Tips for Connecting With Non-English-Speaking Parents
Source: EdWeek.org, December 1, 2015

 

It’s Not Easy Being a Teacher, Especially an English Language Learner Teacher

Linda Chantal Sullivan, a teacher of 15 years, has shared with us the difficulties of being an English language learner teacher. She was inspired to write an article on this topic after reading a statement Bill Gates made last month. He explained how he found trying to reform public schools the hardest philanthropic work he has ever undertaken. Learn more and read Sullivan’s list of why it is hard being an English language learner teacher in the article below.

Why it’s hard to be a teacher of English language learners — by an ELL teacher
Source: The Washington Post, November 6, 2015

 

 

How Can We Better Serve Native American Students?

Native American students are often an overlooked segment in our schools. They are less likely to graduate from high school than any other racial or ethnic group and most schools are not equipped to help them. A recent article from Education Week (link below) address challenges faced in serving Native American students and proposed solutions.

Lessons Sought on Serving Native American Students
Source: EdWeek.org, November 4, 2015

 

 

Bill SB468 Poses Threat to High School Foreign Language Courses

SB468 is a bill sponsored by Sen. Jeremy Ring, D-Margate, that proposes to allow high school students on a college track to replace the foreign language requirement with computer coding classes. It would also require students who would like to become eligible for the Florida Bright Futures Scholarship Program to take at least two computer coding courses.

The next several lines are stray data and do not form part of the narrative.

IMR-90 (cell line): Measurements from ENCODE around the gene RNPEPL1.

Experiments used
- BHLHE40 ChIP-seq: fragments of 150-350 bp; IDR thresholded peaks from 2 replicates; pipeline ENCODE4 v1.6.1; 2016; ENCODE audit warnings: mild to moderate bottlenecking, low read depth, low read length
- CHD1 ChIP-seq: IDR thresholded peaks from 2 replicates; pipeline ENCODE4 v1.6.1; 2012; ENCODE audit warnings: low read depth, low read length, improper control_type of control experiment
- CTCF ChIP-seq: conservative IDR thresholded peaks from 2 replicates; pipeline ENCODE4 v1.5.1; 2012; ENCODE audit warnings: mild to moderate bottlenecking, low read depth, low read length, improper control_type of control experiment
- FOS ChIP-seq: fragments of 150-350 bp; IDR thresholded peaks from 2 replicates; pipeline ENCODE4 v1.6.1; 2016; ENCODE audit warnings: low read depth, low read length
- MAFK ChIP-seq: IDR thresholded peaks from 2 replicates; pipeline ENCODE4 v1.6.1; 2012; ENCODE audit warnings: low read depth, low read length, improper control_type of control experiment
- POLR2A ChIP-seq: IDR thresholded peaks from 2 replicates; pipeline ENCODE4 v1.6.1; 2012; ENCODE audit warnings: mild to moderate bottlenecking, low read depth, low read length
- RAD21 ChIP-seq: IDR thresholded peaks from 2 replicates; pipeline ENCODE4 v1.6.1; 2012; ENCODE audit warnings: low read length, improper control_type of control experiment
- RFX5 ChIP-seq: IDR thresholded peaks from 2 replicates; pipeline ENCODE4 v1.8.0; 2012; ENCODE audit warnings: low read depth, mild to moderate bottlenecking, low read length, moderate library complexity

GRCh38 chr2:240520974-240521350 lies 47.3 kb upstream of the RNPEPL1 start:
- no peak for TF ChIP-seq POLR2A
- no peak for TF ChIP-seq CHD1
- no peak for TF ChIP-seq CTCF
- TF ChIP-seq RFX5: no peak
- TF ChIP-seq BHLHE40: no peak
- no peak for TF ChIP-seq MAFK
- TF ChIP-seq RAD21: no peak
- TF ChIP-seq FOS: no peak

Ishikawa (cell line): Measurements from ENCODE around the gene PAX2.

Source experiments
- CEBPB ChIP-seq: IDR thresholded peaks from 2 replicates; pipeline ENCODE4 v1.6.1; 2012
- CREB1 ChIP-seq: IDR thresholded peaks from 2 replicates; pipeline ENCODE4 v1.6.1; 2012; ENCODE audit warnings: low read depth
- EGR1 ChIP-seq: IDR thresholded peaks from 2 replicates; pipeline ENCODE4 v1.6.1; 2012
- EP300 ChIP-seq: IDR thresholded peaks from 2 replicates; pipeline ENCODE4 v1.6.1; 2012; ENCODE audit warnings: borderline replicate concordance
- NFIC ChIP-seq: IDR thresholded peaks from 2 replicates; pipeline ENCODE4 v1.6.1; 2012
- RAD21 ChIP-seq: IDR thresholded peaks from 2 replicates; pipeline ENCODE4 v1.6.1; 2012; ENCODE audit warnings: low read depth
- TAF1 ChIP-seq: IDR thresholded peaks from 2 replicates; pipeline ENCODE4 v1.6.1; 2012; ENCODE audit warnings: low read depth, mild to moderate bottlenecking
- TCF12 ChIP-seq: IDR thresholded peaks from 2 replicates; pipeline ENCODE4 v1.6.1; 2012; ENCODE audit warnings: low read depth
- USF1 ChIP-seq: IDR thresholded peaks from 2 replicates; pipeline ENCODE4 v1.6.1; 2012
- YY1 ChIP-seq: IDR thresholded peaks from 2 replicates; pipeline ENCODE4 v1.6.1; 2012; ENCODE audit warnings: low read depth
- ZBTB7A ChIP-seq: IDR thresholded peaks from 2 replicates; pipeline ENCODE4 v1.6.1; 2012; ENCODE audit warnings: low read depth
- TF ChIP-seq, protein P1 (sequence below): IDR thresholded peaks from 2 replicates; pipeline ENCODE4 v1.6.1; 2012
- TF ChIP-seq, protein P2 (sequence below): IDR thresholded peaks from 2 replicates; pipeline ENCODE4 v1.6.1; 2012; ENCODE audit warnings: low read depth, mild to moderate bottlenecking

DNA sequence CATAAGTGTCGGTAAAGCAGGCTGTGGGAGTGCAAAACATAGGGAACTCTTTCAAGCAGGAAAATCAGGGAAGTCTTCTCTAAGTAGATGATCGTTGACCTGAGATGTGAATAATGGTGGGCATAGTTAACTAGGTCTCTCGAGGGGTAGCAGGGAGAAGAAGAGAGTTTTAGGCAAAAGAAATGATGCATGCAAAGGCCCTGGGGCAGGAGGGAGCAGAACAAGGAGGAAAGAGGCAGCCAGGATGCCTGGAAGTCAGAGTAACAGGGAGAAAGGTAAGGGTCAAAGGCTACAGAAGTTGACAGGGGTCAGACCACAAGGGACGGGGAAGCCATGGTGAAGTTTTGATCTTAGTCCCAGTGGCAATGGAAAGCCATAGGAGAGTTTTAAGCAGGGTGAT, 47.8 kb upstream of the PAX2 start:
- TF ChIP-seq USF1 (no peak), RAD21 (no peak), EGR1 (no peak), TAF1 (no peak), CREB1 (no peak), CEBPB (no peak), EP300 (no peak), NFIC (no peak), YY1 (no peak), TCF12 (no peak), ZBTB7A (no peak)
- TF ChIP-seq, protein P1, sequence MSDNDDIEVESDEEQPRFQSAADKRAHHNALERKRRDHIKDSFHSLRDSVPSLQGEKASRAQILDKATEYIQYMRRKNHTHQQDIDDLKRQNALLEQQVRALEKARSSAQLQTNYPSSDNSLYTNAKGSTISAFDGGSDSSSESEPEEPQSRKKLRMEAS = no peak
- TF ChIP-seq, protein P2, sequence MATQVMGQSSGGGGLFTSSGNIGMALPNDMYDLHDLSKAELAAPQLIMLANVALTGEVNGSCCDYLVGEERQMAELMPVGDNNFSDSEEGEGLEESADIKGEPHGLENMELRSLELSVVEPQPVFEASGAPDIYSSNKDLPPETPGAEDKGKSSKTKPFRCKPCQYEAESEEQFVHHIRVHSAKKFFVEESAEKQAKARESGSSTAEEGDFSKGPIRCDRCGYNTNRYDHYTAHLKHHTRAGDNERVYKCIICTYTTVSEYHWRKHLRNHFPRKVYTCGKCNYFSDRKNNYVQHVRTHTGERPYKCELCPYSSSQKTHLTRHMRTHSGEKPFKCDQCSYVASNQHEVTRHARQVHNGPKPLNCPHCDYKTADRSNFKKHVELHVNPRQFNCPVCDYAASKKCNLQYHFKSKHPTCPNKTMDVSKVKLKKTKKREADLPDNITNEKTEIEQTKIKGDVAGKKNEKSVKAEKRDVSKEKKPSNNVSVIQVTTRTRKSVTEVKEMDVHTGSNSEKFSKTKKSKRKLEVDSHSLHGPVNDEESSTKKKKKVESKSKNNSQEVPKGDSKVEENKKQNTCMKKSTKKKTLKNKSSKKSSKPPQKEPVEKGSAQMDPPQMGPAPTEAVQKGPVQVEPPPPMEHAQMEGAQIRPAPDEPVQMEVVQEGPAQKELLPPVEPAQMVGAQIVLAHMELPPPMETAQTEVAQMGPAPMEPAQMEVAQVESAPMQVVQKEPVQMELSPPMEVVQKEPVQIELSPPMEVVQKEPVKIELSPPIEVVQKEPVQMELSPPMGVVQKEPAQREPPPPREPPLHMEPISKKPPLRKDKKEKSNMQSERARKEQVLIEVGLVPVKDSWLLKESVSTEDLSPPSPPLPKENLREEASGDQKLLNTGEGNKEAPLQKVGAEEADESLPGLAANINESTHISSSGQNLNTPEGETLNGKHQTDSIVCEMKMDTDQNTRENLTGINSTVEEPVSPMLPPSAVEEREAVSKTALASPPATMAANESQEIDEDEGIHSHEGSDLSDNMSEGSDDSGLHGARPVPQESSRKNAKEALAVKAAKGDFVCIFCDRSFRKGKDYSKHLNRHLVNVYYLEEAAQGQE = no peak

Below are the latest articles on this topic and the potential threat the bill poses to foreign language courses.

Fabioloa Santiago: Don’t make students choose between computer coding and foreign languages
Source: The Miami Herald, October 20, 2015

Editorial: Don’t sacrifice foreign languages for computer coding
Source: TampaBay.com, October 19, 2015

Bill would allow Florida students to replace foreign language with computer language courses
Source: TampaBay.com, October 18, 2015

Bright Futures should require coding for scholarships, lawmaker says